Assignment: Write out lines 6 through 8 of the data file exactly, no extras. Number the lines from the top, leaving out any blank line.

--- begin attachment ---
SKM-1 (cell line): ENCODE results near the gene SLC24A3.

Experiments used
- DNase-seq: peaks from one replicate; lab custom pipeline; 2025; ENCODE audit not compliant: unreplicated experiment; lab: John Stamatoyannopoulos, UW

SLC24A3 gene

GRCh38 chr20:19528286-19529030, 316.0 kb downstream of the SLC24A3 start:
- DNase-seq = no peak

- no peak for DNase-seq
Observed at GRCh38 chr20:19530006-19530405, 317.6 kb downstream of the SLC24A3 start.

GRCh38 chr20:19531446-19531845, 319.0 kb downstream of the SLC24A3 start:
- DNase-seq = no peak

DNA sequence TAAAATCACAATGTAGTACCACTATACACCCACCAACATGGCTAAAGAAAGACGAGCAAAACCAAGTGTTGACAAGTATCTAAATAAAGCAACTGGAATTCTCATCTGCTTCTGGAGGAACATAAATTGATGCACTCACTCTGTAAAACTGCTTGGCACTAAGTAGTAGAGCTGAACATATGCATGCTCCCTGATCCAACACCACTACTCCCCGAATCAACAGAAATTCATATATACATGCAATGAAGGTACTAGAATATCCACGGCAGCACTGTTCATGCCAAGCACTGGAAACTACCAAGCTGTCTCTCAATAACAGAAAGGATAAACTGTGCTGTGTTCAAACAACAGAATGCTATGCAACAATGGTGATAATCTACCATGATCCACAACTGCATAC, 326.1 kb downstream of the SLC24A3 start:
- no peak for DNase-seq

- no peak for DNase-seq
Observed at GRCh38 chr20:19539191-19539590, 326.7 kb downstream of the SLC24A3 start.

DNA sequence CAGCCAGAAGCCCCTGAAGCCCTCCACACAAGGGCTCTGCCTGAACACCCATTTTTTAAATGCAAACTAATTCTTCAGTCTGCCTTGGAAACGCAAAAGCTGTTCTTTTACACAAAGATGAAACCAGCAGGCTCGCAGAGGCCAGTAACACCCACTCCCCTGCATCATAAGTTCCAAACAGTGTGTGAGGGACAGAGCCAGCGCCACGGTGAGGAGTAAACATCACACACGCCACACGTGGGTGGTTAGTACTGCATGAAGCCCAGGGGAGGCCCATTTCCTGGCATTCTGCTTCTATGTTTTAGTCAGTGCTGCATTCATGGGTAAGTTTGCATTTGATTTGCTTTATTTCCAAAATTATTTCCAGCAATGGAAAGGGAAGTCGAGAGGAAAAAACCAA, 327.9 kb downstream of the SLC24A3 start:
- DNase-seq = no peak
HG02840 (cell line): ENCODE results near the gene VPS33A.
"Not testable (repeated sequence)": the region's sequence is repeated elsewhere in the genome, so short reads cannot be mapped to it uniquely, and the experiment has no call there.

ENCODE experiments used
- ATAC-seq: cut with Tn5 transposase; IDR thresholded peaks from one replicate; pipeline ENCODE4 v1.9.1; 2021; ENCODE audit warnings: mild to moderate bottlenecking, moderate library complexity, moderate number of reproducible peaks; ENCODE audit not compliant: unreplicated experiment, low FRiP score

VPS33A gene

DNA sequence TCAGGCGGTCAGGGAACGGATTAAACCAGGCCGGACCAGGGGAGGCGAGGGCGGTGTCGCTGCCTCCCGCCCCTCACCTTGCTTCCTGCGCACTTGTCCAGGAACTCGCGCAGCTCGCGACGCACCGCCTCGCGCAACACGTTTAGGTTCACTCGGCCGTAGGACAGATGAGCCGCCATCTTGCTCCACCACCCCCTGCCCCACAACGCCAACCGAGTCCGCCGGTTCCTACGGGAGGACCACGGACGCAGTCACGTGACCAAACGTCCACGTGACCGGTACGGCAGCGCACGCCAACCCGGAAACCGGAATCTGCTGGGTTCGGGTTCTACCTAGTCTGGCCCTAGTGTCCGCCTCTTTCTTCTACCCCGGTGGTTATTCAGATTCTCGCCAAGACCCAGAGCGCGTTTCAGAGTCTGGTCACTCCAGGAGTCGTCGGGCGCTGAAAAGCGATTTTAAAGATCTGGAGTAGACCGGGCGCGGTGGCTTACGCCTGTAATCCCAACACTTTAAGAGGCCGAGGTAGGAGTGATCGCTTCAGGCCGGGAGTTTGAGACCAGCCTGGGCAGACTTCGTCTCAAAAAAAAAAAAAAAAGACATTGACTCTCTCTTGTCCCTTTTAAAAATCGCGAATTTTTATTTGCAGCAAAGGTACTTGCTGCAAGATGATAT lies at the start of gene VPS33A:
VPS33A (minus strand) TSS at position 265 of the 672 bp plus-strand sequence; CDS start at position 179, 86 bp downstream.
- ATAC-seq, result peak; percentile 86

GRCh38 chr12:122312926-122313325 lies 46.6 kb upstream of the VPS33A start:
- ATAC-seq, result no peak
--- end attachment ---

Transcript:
- DNase-seq = no peak

- no peak for DNase-seq
Observed at GRCh38 chr20:19530006-19530405, 317.6 kb downstream of the SLC24A3 start.